• Danabug2
    Danabug2 Posts: 6 Member
    I have been reading this thread and for those that have that perfect healthy diet I applaud you and wonder why you are overweight in the first place. It has taken me many years to finally reach a point where the time was right and I am finally recording my foods. I am using portion control as a first step, but know I will and already have been making better choices as I go, but moderation truly is the place that many of us have to start. I won't live my life not having some of the foods that may not be considered healthy, but I will work to make my lifestyle healthier while enjoying everything I can, in moderation of course :)
  • LiftAllThePizzas
    LiftAllThePizzas Posts: 17,857 Member
    if your goal is to lose weight you have a caloric limit that you want to work within, all it takes is paying attention to portions.

    That doesn't work for everybody. Sure it works for a while, but then the foods that you have been eating "moderately" (whatever that means) start to creep in more & more...and then it's no longer working. For me, anyway. And apparently several others. Like the piece says:

    "Now, if you’re one of those folks for which “moderation” works just fine, then you’re lucky. (And you’re probably not trolling the internet looking for diet advice, or reading this article looking for guidance.)"

    I used to think that was the way to do it. Just portion sizes. And sure, I did lose weight, but I didn't get any "healthier" physically or in my relationship with food. Nor did I keep the weight off.
    Moderation is not a result of luck, it's a result of practice.
  • KarenJanine
    KarenJanine Posts: 3,497 Member
    I think far too often it is over looked that all round health is not only being physically healthy but also being mentally healthy. Being able to have a healthy relationship with food is a large part of all round health.

    Depriving myself of food I enjoy, social occasions involving food and drink and spending too long stressing about what is right and wrong to eat, I may have a healthy body but not a healthy mind.
  • glin23
    glin23 Posts: 460 Member
    I think far too often it is over looked that all round health is not only being physically healthy but also being mentally healthy. Being able to have a healthy relationship with food is a large part of all round health.

    Depriving myself of food I enjoy, social occasions involving food and drink and spending too long stressing about what is right and wrong to eat, I may have a healthy body but not a healthy mind.

    While I'm definitely in the "everything in moderation" club, I think this a great point. A point in fact that I think I may have been neglecting over the past few weeks. To me, yes, watching what we eat is absolutely important, but also keeping ourselves mentally and emotionally healthy is important too. Sometimes that means we just don't care and splurge. To me, havig a healthy relationship doesn't mean we don't get to enjoy live. After all, if it is a long journey, we have to allow ourselves to let go once in a while.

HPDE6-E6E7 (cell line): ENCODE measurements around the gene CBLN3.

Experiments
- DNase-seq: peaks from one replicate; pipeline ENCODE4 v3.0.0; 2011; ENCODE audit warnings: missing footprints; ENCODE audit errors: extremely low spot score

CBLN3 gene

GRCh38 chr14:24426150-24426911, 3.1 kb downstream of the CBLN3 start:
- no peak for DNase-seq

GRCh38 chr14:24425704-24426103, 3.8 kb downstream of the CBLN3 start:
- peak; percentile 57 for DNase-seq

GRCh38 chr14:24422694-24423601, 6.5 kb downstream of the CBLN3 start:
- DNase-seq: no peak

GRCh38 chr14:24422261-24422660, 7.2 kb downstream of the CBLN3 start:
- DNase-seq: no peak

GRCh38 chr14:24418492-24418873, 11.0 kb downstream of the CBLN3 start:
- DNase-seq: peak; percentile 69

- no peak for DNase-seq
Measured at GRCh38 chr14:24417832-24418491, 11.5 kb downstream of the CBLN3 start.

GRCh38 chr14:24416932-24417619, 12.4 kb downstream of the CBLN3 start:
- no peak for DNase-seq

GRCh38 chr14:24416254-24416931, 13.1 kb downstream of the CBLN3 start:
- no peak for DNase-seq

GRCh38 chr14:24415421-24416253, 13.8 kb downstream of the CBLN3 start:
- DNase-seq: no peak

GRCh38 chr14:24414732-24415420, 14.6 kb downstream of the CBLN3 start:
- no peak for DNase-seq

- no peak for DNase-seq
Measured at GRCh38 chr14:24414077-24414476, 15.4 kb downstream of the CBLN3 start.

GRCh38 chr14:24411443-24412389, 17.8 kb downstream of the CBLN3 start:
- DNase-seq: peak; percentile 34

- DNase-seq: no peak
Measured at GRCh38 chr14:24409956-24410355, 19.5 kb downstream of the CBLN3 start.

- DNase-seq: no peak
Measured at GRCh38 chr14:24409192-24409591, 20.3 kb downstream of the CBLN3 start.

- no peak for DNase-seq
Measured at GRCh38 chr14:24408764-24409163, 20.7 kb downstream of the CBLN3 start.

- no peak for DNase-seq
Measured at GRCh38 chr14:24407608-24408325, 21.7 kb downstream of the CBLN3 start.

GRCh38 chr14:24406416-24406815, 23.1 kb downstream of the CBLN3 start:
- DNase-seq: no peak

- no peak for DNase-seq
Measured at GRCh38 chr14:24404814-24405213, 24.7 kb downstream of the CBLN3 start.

• ninerbuff
    ninerbuff Posts: 48,393 Member
    if your goal is to lose weight you have a caloric limit that you want to work within, all it takes is paying attention to portions.

    That doesn't work for everybody. Sure it works for a while, but then the foods that you have been eating "moderately" (whatever that means) start to creep in more & more...and then it's no longer working. For me, anyway. And apparently several others. Like the piece says:

    "Now, if you’re one of those folks for which “moderation” works just fine, then you’re lucky. (And you’re probably not trolling the internet looking for diet advice, or reading this article looking for guidance.)"

    I used to think that was the way to do it. Just portion sizes. And sure, I did lose weight, but I didn't get any "healthier" physically or in my relationship with food. Nor did I keep the weight off.
    Then it doesn't work for you. Personally I've done it for over 30 years now...................and still going.

    A.C.E. Certified Personal and Group Fitness Trainer
    IDEA Fitness member
    Kickboxing Certified Instructor
    Been in fitness industry for 30 years and have studied kinesiology and nutrition
  • shadus
    shadus Posts: 424 Member
    Everything in moderation is a sane and healthy way to eat that is maintainable for most people.

    The problem comes when people aren't eating in moderation, they're eating everything in huge quantities.

    Edit: Nice website sales pitch there though. Think I'll pass on their diet plan/pills though.